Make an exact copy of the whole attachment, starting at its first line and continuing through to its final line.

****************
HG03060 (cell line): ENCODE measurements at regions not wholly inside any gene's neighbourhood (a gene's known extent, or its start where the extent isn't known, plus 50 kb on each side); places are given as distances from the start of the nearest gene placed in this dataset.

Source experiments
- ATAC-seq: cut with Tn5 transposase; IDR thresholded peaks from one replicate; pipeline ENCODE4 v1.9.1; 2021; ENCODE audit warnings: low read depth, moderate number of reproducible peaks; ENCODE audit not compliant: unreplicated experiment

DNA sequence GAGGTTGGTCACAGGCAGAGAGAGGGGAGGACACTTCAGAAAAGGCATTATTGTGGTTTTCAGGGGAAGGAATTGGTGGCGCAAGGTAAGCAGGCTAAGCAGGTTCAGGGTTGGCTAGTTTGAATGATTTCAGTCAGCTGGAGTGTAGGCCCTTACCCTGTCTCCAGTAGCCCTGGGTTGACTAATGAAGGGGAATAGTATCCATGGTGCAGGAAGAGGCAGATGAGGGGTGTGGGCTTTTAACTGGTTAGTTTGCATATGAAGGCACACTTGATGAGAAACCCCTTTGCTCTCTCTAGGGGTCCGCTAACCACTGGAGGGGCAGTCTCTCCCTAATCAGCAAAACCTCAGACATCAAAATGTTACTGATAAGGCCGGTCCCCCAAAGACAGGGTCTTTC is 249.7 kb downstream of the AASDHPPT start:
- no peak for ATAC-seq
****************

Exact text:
HG03060 (cell line): ENCODE measurements at regions not wholly inside any gene's neighbourhood (a gene's known extent, or its start where the extent isn't known, plus 50 kb on each side); places are given as distances from the start of the nearest gene placed in this dataset.

Source experiments
- ATAC-seq: cut with Tn5 transposase; IDR thresholded peaks from one replicate; pipeline ENCODE4 v1.9.1; 2021; ENCODE audit warnings: low read depth, moderate number of reproducible peaks; ENCODE audit not compliant: unreplicated experiment

DNA sequence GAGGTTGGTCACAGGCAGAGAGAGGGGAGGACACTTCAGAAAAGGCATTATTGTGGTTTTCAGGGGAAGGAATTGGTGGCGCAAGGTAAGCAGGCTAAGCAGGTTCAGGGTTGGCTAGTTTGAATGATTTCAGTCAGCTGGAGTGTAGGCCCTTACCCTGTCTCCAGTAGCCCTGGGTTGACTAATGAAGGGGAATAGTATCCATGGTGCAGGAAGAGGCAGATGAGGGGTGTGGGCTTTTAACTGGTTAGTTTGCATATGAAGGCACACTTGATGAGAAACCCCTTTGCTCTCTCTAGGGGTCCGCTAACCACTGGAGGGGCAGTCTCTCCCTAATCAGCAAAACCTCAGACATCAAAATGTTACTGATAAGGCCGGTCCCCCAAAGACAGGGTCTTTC is 249.7 kb downstream of the AASDHPPT start:
- no peak for ATAC-seq